f. Making Home Affordable Refinance Program (HARP): The Making Home Affordable Refinance Program was developed by the U.S. Treasury Department and implemented in March, 2009. It assists homeowners who are current on their mortgage (and those unable to refinance because of declining property values) to refinance into more affordable loans. The program, scheduled to end December, 2012, applies only to first mortgages that do not exceed 125% of the current market value of the property.

To qualify, a homeowner must be the owner occupant of a one-to-four-unit property and current on his or her mortgage. In addition, the loan must be owned or securitized by Fannie Mae or Freddie Mac.

(Fannie Mae and Freddie Mac each have tollfree telephone numbers and Web sites to provide information on loans they own or securitize.)

g. Home Affordable Modification Program (HAMP): The Home Affordable Modification Program (HAMP) was developed by the U.S. Treasury Department as part of the Making Home Affordable Refinance Program (above). HAMP works in tandem with the HOPE program (ΒΆ 6:511.4), allowing homeowners who are behind on their mortgage payments to modify the terms of their first mortgage by lowering monthly payments to 31% of their gross income. This level is achieved by reducing the interest rate to as low as 2% and extending the term of the loan or deferring payment on part of the principal. The program includes the use of short sales and deeds in lieu of foreclosure if a borrower cannot complete the modification process.

A critical eligibility requirement is that default in payment by the borrower be reasonably foreseeable. Servicer participation in HAMP is voluntary; however, Fannie Mae, Freddie Mac and financial institutions receiving assistance under the Financial Stability Plan are required to implement the plan. The program is scheduled to end December 31, 2012.

(1) Participating servicers who fail to provide HAMP loan modifications to eligible homeowners; defense to foreclosure? Servicers participating in HAMP are required to review a borrower’s eligibility for the program and cannot conduct a foreclosure sale absent such a review. In fact, HAMP servicers are not even supposed to initiate foreclosure proceedings until a borrower has been evaluated and determined ineligible for the program, or if the borrower fails to respond to the servicer’s Trial Period Plan offer. [See Pub.L. 111-22, | 401]

The HAMP guidelines–explicitly adopted by Congress in the Helping Families Save Their Homes Act –are directly analogous to FHA rules requiring servicers to engage in loss mitigation. As with the FHA program, participating servicers must sign a contract with the Treasury financial agent agreeing to review all eligible borrowers according to a Net Present Value (NPV) analysis before proceeding with a foreclosure sale. A servicer’s failure to comply with the HAMP NPV analysis arguably constitutes ‘unclean hands’ and therefore should preclude foreclosure.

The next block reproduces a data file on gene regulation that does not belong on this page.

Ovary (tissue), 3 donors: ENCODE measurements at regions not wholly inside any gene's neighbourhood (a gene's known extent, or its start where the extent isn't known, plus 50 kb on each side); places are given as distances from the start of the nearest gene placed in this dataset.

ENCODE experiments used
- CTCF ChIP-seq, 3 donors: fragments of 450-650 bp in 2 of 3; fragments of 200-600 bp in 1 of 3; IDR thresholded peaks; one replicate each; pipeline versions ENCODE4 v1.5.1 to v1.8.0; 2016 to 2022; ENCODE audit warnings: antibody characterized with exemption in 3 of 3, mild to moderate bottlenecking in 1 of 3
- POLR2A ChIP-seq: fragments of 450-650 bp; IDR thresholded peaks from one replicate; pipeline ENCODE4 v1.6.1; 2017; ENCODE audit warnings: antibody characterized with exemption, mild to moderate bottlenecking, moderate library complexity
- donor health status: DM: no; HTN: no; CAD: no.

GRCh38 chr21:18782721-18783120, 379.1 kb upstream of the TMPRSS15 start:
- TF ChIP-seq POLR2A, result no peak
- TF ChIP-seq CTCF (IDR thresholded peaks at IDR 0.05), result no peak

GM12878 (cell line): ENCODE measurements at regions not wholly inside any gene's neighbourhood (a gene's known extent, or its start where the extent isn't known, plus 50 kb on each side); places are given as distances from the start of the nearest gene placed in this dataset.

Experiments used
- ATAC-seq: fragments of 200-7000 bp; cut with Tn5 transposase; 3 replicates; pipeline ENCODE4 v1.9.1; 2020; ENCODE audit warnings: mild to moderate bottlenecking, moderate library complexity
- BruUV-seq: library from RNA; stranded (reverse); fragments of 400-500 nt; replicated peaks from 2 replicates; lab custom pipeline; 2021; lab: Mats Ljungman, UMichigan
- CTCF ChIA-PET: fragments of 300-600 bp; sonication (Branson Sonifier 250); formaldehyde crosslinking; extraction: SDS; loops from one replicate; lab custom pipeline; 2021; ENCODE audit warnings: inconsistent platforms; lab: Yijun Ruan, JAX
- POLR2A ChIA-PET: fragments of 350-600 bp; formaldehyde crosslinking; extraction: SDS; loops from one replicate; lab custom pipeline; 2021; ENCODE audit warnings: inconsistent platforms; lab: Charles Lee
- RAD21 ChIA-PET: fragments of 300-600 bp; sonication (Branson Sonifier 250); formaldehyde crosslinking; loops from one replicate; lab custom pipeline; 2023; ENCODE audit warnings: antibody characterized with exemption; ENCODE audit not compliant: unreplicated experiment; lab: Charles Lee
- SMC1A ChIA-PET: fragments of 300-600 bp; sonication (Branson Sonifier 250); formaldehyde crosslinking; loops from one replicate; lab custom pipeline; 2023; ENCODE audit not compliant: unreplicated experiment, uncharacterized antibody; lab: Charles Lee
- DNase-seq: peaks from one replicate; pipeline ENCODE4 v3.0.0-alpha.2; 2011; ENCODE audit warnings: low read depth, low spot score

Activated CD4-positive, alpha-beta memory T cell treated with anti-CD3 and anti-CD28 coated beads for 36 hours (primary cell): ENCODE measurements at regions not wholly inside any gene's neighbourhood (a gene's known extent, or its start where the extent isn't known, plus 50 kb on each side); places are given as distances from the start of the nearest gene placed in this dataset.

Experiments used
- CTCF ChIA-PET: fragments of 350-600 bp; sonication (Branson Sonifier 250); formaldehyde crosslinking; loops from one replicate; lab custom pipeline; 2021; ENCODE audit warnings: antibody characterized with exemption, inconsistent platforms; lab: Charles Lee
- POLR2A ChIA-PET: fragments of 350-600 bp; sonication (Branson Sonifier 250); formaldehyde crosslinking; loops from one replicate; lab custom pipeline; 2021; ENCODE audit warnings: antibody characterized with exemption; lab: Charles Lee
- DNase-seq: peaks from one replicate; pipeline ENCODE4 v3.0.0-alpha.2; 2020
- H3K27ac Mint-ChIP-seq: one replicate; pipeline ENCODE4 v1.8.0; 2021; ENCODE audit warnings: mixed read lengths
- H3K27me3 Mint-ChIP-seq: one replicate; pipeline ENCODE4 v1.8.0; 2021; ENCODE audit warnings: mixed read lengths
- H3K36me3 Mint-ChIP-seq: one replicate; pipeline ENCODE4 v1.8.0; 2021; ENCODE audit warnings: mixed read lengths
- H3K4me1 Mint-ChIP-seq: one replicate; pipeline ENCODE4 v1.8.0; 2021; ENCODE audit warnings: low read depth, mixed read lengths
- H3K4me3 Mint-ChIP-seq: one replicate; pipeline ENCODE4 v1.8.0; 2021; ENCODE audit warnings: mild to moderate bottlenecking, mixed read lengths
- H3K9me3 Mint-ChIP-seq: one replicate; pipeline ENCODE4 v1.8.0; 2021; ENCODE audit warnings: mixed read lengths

h. Home Affordable Foreclosure Alternatives (HAFA): Effective April 5, 2010, the U.S. Treasury Department introduced the Home Affordable Foreclosure Alternatives program (HAFA), which contains viable options for homeowners who are unable to keep their homes through HAMP. Specifically, HAFA provides servicers with incentives to allow short sales or deeds-in-lieu of foreclosure for eligible homeowners who wish to avoid foreclosure. While participation in HAFA cannot save a homeowner from losing his or her property, it can eliminate the effects of a foreclosure on the homeowner’s credit. Servicers participating in HAMP are required to comply with HAFA. The program is scheduled to end December 31, 2012.////

One Response to Help for Homeowners is right here.

  1. James and Althea November 9, 2012 at 11:12 pm #

    looking forward to hearing from you. We have a 15 year mortgage with Chase. The end date is Nov 2018. It originated with Chase. My spouse became too ill to care for himself and I resigned from my job in March 2012 to look after him. We lasted financially for about 4 months. We voluntarily contacted Chase more than once to seek help. Asked for the outstanding amount to be added to the back end of the loan. Sought refi – was denied. We are now four months in arrears. They have told us the HUD counselor we chose is not a person Chase will work with. How can they tell us who nwe can choose to help us? We have sent the requested documents five separate times. They send letters saying they are reviewing our case and have given a few dates saying they will have an answer by the given time..no answer yet.
    With Mr. very ill, we just want some definitive resolution without starting over with a mortgage that will take us beyond 2018. Can you help?…
    (We notice on our documents that some of the signatures are questionable.)

    Thanks in advance